A third of the cars sold in Norway last year were electric, setting a new world record as well as coming to a step toward the country’s goal of cutting out fossil fuel vehicles altogether.
Reuters reported that the independent Norwegian Road Federation announced on Wednesday that 31.2 percent of all car sales in 2018 were electric, an increase from 20.8 percent in 2017 and just 5.5 percent in 2013.
Sales of gasoline and diesel cars plummeted in conjunction with the benefits Norway offers for electric car owners, such as tax-exempt status, free parking and charging stations.
New car sales overall fell 6.8 percent in 2018, according to Norwegian Road Federation data.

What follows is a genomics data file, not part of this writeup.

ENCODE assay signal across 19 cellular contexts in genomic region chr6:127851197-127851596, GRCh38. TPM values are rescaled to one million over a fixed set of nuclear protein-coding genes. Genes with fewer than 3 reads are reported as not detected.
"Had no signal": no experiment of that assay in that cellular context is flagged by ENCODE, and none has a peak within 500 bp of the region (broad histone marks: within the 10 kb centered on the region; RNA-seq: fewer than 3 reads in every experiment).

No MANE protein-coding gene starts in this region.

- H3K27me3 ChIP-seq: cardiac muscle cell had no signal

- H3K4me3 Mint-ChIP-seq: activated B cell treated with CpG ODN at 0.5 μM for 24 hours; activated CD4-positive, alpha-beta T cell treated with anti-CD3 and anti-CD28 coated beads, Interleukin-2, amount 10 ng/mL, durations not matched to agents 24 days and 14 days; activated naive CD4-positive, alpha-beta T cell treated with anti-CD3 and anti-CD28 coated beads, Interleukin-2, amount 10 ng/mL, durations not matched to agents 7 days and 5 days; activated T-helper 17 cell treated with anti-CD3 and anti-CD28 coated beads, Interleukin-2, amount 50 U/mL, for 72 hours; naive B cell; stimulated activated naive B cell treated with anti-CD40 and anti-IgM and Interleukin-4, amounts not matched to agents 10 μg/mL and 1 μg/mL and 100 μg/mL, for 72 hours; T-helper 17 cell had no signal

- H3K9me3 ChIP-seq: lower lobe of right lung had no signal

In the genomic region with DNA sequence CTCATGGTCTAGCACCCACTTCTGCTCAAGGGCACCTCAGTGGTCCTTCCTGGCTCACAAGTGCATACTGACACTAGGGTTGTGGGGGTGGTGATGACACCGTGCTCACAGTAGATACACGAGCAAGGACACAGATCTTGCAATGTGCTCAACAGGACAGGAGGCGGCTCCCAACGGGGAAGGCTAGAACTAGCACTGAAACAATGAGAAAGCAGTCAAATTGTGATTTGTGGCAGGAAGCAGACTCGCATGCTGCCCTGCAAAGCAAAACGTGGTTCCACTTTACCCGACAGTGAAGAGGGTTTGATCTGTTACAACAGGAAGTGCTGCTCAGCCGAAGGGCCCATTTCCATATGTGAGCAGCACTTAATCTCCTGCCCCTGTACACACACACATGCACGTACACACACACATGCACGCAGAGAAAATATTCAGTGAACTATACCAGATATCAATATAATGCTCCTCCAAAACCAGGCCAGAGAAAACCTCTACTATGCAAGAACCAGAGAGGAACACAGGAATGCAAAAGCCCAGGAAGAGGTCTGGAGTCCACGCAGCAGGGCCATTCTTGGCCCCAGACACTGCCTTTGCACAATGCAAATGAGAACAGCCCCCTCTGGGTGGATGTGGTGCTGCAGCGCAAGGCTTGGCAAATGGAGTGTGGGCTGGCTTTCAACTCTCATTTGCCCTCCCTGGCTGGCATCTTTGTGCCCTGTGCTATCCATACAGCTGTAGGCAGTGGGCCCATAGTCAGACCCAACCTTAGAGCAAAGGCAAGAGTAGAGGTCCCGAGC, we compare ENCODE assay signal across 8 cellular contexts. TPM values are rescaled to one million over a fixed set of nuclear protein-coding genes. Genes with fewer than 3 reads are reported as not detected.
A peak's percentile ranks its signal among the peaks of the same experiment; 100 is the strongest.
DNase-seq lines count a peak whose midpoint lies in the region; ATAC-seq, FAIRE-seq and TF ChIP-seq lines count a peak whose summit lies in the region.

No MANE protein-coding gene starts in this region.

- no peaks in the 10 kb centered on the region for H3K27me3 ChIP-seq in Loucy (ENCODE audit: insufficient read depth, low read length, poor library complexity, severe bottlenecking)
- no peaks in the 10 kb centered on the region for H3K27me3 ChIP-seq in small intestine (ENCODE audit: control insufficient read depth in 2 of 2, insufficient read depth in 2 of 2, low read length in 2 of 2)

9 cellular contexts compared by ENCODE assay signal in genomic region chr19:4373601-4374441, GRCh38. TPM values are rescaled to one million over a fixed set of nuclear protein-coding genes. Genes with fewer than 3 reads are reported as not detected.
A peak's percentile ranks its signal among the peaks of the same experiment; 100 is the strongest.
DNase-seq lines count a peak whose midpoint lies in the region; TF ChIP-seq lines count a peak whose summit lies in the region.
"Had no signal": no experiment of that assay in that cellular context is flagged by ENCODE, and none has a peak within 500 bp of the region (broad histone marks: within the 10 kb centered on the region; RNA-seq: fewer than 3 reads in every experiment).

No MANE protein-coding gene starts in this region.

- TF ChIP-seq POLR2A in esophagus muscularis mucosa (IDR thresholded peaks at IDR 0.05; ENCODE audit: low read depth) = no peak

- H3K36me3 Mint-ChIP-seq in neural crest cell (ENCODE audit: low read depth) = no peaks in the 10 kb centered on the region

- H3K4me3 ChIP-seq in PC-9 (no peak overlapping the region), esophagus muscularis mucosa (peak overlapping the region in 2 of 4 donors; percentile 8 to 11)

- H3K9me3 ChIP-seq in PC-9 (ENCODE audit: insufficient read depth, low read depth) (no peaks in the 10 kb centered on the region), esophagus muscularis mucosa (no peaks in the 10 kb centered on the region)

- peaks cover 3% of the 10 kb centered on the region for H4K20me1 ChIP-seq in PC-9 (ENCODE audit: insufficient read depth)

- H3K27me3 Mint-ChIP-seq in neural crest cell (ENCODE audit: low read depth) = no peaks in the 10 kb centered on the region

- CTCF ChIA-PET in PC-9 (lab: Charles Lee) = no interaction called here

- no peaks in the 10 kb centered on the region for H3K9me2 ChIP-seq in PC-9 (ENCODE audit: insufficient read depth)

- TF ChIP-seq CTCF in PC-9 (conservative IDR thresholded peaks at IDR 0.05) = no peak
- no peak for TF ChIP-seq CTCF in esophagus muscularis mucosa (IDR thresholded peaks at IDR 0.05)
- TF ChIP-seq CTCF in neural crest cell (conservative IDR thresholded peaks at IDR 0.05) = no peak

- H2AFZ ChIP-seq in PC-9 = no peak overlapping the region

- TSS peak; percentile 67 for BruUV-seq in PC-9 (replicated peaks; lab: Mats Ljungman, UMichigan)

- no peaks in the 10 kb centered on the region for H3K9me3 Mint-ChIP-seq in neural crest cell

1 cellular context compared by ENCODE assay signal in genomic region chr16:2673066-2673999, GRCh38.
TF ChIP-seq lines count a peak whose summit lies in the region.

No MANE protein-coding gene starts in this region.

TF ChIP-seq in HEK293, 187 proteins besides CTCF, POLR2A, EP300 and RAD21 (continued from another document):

Nissan’s upgraded Leaf electric car was the top-selling car in Norway, followed by small BMWs and Volkswagens.
Norway is aiming to have all new cars be emissions-free by 2025, Reuters noted.
The Institute of Transport Economics, however, doubts the goal.
“Strictly speaking I don’t think it’s possible, primarily because too many people don’t have a private parking space and won’t want to buy a plug-in car if they can’t establish a charging point at home,” institute economist Lasse Fridstroem told Reuters.